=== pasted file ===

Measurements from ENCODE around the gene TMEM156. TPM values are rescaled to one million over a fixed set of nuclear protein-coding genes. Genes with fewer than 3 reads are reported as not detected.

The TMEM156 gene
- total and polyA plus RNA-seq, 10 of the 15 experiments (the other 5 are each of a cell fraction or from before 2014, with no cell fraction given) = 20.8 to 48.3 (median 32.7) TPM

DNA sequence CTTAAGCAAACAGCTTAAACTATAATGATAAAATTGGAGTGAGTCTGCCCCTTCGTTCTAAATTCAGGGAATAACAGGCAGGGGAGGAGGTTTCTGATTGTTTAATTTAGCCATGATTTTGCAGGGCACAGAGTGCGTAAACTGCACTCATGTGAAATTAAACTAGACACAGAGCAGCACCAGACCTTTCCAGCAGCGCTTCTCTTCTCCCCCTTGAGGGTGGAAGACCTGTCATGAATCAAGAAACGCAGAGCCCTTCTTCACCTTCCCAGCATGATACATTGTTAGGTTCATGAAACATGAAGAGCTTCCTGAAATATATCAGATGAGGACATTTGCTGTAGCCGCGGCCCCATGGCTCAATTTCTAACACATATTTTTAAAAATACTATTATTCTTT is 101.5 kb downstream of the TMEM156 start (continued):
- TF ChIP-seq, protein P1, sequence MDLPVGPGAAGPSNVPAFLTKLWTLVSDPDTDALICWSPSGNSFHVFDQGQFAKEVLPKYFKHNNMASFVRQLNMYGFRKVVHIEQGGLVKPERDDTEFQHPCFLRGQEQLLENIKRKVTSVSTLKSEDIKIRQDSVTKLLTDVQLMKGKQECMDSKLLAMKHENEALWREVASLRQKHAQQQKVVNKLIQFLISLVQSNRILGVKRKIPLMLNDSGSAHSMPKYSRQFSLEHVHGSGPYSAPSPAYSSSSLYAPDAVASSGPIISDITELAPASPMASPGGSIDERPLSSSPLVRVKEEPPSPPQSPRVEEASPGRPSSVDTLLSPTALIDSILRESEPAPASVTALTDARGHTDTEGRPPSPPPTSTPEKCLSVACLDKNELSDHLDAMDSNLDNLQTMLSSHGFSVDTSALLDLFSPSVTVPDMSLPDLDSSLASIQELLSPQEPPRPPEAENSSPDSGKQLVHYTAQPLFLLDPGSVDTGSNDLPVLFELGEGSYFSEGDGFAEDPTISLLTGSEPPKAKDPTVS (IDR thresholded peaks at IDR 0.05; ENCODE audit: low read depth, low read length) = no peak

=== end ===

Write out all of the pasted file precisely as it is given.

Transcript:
Measurements from ENCODE around the gene TMEM156. TPM values are rescaled to one million over a fixed set of nuclear protein-coding genes. Genes with fewer than 3 reads are reported as not detected.

The TMEM156 gene
- total and polyA plus RNA-seq, 10 of the 15 experiments (the other 5 are each of a cell fraction or from before 2014, with no cell fraction given) = 20.8 to 48.3 (median 32.7) TPM

DNA sequence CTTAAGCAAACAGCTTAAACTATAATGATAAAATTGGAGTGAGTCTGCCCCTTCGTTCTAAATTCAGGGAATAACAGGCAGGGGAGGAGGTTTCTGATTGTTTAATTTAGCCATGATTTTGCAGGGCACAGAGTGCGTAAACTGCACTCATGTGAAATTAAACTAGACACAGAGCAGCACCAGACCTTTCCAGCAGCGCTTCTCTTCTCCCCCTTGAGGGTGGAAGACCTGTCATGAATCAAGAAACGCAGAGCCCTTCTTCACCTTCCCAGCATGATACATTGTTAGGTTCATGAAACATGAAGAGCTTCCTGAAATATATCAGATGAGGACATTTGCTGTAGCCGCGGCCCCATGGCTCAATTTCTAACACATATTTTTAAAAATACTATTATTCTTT is 101.5 kb downstream of the TMEM156 start (continued):
- TF ChIP-seq, protein P1, sequence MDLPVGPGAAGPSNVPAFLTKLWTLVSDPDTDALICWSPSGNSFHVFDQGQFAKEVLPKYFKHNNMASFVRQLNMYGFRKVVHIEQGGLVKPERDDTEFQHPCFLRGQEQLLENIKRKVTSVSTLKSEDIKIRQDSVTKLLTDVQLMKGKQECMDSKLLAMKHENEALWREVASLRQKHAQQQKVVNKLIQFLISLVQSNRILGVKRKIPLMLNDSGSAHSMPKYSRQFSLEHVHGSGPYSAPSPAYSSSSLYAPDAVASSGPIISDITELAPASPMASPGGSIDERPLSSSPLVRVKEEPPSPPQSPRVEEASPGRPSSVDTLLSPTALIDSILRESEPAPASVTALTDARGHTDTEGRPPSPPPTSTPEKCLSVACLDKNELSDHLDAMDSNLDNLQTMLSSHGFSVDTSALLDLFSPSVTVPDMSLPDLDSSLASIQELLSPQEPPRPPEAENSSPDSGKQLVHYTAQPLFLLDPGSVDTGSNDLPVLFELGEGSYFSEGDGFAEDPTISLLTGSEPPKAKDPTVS (IDR thresholded peaks at IDR 0.05; ENCODE audit: low read depth, low read length) = no peak